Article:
Posted by: coastlinesproject | September 4, 2016

Hermine, Bill Ryan report:

At 0800 on Sunday, Hermine was located at 37 N, 70 W or 300 miles SSE of Montauk.
Winds are at 65 mph with movement still to the ENE (65 degrees) at 12 mph.

Track: Hermine is expected to stall later this afternoon and then drift slowly to the NNW until early on Tuesday. At that point it will move off to the NE crossing south of Cape Cod on Wednesday.

Intensity: The intensity forecast has Hermine at its strongest on Monday night, perhaps returning to hurricane status. This strengthening is a result of Hermine’s interaction with a closed (“cutoff”) low moving in from the west after a trip across the US. This interaction is why the NHC refers to Hermine as an “extra-tropical” storm. The cutoff low will bring a deep layer of very cool air above Hermine. When matched with the still warm ocean, this will cause upward motion and a re-invigoration of Hermine. This strengthening will be short-lived and Hermine is expected to begin weakening on Tuesday morning as it drifts north of the Gulf Stream into cooler water.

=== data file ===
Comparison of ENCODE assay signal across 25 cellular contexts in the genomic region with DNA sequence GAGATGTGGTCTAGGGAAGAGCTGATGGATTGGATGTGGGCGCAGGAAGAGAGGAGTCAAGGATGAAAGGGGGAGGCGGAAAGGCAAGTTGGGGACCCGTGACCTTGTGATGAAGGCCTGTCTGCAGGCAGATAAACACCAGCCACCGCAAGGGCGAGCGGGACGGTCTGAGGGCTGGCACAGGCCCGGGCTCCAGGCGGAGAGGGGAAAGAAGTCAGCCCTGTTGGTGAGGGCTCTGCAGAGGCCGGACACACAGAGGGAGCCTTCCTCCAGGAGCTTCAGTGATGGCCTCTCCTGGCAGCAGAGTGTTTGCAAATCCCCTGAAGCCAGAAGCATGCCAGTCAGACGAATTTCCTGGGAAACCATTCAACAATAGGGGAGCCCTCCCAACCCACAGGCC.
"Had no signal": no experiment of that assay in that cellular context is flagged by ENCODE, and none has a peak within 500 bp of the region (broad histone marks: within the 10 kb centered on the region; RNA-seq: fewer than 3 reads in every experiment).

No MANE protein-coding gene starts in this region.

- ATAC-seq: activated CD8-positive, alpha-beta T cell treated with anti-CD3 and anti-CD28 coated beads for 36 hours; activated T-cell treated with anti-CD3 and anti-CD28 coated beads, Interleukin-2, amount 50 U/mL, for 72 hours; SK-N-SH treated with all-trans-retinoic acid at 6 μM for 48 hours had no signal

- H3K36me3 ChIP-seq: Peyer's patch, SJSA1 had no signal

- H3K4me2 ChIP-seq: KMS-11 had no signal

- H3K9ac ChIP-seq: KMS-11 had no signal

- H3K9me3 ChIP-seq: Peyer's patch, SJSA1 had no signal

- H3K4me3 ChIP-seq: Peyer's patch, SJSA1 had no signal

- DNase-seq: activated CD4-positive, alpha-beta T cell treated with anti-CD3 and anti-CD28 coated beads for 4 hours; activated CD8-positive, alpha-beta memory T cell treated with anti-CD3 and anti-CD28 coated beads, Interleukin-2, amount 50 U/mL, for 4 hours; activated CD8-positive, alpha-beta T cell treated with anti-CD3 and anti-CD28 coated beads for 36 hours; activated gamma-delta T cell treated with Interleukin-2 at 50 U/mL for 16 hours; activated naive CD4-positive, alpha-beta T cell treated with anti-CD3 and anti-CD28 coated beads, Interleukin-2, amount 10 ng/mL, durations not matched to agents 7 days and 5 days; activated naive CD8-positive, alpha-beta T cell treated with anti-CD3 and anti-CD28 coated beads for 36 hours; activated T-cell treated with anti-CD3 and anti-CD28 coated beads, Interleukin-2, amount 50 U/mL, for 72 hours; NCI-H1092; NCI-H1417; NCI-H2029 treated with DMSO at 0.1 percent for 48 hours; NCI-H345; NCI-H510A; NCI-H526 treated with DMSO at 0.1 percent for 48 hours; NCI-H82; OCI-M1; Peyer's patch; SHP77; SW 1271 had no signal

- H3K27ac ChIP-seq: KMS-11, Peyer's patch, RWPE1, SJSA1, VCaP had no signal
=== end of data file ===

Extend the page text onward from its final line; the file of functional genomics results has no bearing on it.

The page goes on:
For Cape Cod, winds will dance up and down over the next few days. The NHC forecast has Hermine remaining south of the so-called “benchmark” of 40 N, 70 W. Given Hermine size, this puts the Cape on the edge of the tropical storm force wind band (TS winds extend ~ 200 miles from the center). There will be several pulses in the winds over the next 48 hours. Although Hermine will move closer to Cape Cod Wed and Thurs, it will be weakening at that point.

1. Hermine is still moving ENE. This eastward movement is already longer than yesterday’s forecasts expected. Although stalling is still expected, every hour of eastward movement will reduce threat to the mid-Atlantic ocean beaches and to Cape Cod and southern New England.
2. The interaction of a tropical storm with an upper level low is not a common one and the hurricane forecast models often have difficulties with them. The uncertainty level is still pretty high as a result.


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